Do you have the next Great American Novel inside you? Well, we say the world needs your novel. And now is your chance to get it done, or at least, get it started.
November is National Novel Writing Month. The goal is to write 50,000 words during the month. Of course, there is no requirement to write that many words. For some, it is simply a great opportunity to get some ideas out of their head and down on paper or in print. Perhaps you might only create an outline to work on during the winter months.
Whatever you decide to do, the J. Ardis Bell Library on the NE Campus is one of the newest “Come Write In” locations in our area to help support your passion for telling stories. The Library will be hosting Come Write In times each Monday in November from 7-9pm. We will start things off with a Get Acquainted session on Monday, October 30, also from 7-9pm. All sessions will meet in NLIB 2102.
If you decide to participate, you will become a WriMo. You can find out more information at: https://nanowrimo.org/how-it-works
In addition, there is a bonus. It is an opportunity to meet like-minded individuals who also crave the craft of telling a story.
In Arts & Humanities, Fiction, NaNoWriMo, NE Library, Special Events
September is here again, and that signals the return of our annual Banned Books exhibit at the J. Ardis Bell Library on Northeast Campus.
Banned Books Week is a demonstration against the censorship of so-called “offensive” literature, organized at libraries across the country, in defense of the individual’s freedom to read and learn.
For example… Did you know that Dr. Seuss’s Green Eggs & Ham was banned for promoting communism? Or that some communities have banned The Diary of Anne Frank, saying that it contains “pornographic content?” J.K. Rowling’s popular Harry Potter series has also been banned, under accusations of witchcraft and satanism.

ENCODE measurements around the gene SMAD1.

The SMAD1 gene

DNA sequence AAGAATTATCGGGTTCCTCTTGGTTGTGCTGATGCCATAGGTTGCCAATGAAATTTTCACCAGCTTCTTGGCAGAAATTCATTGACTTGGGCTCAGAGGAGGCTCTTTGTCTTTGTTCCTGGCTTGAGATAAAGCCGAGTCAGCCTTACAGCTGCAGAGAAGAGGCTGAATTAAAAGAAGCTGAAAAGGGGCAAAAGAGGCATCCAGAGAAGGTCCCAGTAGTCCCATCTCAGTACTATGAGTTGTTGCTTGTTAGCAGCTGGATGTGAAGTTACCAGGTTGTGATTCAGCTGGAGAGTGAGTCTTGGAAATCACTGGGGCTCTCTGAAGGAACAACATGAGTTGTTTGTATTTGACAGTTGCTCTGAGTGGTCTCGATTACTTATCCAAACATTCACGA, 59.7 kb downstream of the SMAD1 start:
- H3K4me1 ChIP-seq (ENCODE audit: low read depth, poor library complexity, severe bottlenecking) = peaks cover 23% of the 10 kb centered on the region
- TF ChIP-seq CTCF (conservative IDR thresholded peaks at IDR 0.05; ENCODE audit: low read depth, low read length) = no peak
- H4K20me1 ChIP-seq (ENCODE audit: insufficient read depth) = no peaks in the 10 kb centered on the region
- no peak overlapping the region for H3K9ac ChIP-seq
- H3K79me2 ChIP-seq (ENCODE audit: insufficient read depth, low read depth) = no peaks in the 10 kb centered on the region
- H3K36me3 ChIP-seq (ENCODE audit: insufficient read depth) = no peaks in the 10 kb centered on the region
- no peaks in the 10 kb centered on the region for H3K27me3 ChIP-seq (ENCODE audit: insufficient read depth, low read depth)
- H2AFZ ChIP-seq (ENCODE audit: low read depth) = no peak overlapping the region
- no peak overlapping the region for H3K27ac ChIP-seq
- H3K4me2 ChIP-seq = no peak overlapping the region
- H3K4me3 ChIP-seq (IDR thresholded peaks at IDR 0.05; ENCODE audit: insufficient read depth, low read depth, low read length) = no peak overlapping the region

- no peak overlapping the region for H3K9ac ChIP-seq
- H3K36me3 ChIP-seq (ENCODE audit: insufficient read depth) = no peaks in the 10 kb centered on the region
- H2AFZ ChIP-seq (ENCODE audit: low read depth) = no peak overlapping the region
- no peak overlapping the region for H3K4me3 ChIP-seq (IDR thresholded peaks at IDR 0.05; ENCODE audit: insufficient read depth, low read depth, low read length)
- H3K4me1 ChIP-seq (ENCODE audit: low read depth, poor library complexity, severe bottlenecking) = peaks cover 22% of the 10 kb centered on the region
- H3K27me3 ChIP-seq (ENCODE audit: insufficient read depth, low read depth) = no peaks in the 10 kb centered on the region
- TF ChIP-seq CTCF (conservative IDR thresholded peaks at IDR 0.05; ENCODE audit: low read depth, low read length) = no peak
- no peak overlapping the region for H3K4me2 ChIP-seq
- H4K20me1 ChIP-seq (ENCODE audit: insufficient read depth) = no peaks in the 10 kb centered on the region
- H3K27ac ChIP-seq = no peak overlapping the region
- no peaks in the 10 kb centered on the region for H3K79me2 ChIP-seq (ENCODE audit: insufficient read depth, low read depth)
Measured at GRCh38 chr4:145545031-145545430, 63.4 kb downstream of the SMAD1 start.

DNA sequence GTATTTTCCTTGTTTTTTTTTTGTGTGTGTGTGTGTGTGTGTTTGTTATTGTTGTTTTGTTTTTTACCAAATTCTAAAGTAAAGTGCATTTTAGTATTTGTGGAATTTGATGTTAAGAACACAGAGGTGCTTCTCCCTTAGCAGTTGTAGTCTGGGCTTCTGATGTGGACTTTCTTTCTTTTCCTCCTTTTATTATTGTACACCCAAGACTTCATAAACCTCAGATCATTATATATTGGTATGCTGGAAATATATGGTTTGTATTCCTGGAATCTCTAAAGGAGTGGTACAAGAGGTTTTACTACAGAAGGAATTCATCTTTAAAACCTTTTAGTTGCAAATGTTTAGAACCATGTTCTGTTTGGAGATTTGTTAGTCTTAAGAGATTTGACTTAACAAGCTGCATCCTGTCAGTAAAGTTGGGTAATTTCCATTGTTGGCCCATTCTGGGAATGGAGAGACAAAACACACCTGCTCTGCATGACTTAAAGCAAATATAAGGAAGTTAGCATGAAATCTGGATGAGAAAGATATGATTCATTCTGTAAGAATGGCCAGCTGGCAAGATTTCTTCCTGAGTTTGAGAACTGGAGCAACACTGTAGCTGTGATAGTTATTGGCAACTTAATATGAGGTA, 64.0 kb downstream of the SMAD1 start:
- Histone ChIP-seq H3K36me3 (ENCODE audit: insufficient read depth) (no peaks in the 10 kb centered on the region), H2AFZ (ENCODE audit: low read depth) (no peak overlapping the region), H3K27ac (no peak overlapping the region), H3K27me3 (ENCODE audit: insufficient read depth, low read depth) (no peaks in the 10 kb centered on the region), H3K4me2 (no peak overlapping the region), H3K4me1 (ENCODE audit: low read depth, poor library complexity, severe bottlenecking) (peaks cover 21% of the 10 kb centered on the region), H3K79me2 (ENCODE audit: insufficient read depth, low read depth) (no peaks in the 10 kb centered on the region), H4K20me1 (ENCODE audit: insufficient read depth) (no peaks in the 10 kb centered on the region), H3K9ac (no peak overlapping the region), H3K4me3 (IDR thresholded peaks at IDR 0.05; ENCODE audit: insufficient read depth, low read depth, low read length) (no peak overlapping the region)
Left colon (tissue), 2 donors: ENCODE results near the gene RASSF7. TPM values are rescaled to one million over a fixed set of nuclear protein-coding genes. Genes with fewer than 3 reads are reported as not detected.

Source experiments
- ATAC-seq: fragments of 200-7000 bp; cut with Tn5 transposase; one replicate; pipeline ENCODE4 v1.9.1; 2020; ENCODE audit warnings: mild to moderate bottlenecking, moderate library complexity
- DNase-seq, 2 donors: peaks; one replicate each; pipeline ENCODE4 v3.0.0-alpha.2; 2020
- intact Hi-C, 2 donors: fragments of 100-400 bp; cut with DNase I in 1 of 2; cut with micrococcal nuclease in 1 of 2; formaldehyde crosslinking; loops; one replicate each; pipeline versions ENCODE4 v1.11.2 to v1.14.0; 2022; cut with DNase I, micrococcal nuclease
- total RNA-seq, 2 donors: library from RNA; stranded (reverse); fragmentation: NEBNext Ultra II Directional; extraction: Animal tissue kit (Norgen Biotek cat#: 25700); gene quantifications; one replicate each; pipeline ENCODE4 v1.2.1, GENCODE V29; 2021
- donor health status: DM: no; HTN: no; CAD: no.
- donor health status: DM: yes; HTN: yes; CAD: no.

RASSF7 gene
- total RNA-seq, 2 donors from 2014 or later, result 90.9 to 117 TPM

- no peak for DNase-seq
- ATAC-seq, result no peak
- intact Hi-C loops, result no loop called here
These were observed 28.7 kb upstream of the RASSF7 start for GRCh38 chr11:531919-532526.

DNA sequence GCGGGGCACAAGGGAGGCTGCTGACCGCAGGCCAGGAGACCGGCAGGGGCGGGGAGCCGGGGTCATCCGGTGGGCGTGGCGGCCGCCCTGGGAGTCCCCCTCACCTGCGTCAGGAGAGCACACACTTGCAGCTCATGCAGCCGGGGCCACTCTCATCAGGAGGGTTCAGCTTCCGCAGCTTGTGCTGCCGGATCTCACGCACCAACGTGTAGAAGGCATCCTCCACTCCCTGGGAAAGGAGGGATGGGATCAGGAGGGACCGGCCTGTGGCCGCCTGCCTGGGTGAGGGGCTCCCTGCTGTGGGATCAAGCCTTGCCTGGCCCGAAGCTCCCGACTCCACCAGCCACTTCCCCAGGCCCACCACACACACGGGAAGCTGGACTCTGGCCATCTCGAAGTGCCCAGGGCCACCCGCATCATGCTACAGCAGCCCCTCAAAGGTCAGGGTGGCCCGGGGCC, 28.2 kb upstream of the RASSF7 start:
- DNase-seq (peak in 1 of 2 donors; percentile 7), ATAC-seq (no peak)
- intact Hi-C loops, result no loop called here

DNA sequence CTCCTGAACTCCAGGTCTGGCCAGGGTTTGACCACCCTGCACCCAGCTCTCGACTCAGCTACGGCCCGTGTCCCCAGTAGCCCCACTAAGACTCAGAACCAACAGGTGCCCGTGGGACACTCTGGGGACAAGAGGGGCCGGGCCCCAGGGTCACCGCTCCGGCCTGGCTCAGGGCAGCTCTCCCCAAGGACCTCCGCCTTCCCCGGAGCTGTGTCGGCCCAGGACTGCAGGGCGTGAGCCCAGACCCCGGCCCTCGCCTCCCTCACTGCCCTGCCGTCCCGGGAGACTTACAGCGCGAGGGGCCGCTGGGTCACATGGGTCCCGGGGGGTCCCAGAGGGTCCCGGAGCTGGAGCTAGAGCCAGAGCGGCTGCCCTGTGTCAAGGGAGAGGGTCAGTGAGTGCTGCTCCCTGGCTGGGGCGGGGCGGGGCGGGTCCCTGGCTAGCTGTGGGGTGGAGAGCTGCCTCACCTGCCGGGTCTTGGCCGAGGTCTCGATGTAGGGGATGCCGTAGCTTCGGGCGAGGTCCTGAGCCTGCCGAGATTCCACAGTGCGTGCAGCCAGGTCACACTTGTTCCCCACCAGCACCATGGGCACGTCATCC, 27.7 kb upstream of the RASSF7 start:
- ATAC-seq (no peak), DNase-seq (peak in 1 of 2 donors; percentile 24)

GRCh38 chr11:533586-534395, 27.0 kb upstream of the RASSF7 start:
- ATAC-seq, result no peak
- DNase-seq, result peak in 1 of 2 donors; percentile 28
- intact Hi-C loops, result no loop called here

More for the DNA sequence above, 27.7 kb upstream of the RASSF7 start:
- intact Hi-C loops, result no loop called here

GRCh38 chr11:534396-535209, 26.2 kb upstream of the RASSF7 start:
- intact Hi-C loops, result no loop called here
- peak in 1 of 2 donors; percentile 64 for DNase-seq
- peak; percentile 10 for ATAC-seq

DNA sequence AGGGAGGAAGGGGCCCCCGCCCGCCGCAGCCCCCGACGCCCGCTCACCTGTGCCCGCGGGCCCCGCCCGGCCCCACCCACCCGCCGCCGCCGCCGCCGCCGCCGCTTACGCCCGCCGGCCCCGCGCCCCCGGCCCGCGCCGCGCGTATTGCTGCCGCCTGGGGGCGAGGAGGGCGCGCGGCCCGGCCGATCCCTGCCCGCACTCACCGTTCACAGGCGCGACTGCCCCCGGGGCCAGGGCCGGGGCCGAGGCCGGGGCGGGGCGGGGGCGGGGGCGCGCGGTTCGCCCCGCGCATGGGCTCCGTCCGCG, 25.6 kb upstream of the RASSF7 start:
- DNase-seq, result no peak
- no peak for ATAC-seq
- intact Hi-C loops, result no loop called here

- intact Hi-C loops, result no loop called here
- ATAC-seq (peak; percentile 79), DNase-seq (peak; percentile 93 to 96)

In the words of the American Library Association…
“Banned Books Week is an annual event celebrating the freedom to read. Typically held during the last week of September, it highlights the value of free and open access to information. Banned Books Week brings together the entire book community — librarians, booksellers, publishers, journalists, teachers, and readers — in shared support of the freedom to seek and express ideas, even those some consider unorthodox or unpopular.
To continue to raise awareness about the harms of censorship and the freedom to read, the ALA Office for Intellectual Freedom (OIF) publishes an annual list of the Top Ten Most Challenged Books, using information from public challenges reported in the media, as well as censorship reports submitted to the office through its challenge reporting form.”
Someone finally caught up with Waldo… He’s been BANNED for “pornographic content.”
This year, the NE Campus Library’s display of Banned Books has over 120 items available for check-out. Each title shows the reason why it was banned or challenged. Visitors to the exhibit can also pick up free bookmarks, and those who check out a banned book can receive a commemorative button.
We also have a selfie-station set up so that any of our students, patrons, and guests can snap a photo and “Get Caught Reading a Banned Book!” Once you take a photo, feel free to email it to us at email@example.com, and we’ll add your mugshot to our blog page, just like this rogues’ gallery of Banned Book readers: